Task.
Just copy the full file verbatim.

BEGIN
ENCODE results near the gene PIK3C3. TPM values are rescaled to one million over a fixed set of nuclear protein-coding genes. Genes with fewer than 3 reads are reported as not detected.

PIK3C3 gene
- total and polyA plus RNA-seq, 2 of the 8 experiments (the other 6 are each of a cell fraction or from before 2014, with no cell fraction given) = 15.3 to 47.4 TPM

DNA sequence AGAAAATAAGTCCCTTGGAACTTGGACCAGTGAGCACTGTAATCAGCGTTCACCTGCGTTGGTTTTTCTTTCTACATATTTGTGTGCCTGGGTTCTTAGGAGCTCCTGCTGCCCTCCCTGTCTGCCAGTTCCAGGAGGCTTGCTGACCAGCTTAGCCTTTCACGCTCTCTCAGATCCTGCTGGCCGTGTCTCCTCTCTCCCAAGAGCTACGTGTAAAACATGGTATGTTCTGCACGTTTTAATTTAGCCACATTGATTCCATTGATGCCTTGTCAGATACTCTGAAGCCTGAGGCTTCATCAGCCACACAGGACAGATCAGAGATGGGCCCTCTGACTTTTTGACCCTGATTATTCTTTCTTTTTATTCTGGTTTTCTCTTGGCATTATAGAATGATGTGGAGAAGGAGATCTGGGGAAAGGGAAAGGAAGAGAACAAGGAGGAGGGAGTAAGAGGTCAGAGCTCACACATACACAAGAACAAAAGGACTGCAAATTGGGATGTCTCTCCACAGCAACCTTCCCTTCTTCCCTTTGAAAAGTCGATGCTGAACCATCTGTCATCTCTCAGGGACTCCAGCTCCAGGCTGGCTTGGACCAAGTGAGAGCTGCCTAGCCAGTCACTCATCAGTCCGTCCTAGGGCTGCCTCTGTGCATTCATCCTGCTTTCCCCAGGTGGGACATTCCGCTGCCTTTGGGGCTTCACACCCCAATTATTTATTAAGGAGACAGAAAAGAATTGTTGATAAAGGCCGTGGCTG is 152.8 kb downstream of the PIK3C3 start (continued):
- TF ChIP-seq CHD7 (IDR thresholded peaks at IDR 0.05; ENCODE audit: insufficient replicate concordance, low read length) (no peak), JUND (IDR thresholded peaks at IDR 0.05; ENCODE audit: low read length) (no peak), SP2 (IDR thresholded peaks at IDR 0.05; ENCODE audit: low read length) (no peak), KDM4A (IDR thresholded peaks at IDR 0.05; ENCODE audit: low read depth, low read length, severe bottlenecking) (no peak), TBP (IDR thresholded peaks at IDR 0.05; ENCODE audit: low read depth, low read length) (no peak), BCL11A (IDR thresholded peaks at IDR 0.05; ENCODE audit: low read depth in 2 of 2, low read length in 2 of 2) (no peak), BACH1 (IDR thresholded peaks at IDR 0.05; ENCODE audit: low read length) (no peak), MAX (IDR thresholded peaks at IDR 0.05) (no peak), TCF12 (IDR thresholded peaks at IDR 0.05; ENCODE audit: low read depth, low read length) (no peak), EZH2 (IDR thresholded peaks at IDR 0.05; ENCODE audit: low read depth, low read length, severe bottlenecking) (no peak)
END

ENCODE results near the gene PIK3C3. TPM values are rescaled to one million over a fixed set of nuclear protein-coding genes. Genes with fewer than 3 reads are reported as not detected.

PIK3C3 gene
- total and polyA plus RNA-seq, 2 of the 8 experiments (the other 6 are each of a cell fraction or from before 2014, with no cell fraction given) = 15.3 to 47.4 TPM

DNA sequence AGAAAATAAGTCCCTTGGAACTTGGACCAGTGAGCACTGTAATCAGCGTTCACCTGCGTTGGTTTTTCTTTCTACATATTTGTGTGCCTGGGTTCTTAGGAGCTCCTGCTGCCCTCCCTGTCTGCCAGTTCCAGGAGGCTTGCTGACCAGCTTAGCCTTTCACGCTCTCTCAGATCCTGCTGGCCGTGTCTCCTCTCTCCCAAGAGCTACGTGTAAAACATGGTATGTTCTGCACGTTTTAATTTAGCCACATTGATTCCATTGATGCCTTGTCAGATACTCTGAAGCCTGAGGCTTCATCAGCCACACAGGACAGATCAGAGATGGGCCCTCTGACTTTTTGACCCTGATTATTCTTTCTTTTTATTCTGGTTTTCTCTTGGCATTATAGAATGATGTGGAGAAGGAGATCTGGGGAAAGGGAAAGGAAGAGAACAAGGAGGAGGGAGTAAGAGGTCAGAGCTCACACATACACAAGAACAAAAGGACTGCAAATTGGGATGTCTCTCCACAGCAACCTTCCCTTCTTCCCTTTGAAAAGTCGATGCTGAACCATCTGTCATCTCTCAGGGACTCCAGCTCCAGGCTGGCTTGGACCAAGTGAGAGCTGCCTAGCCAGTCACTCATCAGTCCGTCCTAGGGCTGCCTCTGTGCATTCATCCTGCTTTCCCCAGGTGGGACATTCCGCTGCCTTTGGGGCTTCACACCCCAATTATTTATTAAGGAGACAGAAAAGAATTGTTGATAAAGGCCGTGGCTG is 152.8 kb downstream of the PIK3C3 start (continued):
- TF ChIP-seq CHD7 (IDR thresholded peaks at IDR 0.05; ENCODE audit: insufficient replicate concordance, low read length) (no peak), JUND (IDR thresholded peaks at IDR 0.05; ENCODE audit: low read length) (no peak), SP2 (IDR thresholded peaks at IDR 0.05; ENCODE audit: low read length) (no peak), KDM4A (IDR thresholded peaks at IDR 0.05; ENCODE audit: low read depth, low read length, severe bottlenecking) (no peak), TBP (IDR thresholded peaks at IDR 0.05; ENCODE audit: low read depth, low read length) (no peak), BCL11A (IDR thresholded peaks at IDR 0.05; ENCODE audit: low read depth in 2 of 2, low read length in 2 of 2) (no peak), BACH1 (IDR thresholded peaks at IDR 0.05; ENCODE audit: low read length) (no peak), MAX (IDR thresholded peaks at IDR 0.05) (no peak), TCF12 (IDR thresholded peaks at IDR 0.05; ENCODE audit: low read depth, low read length) (no peak), EZH2 (IDR thresholded peaks at IDR 0.05; ENCODE audit: low read depth, low read length, severe bottlenecking) (no peak)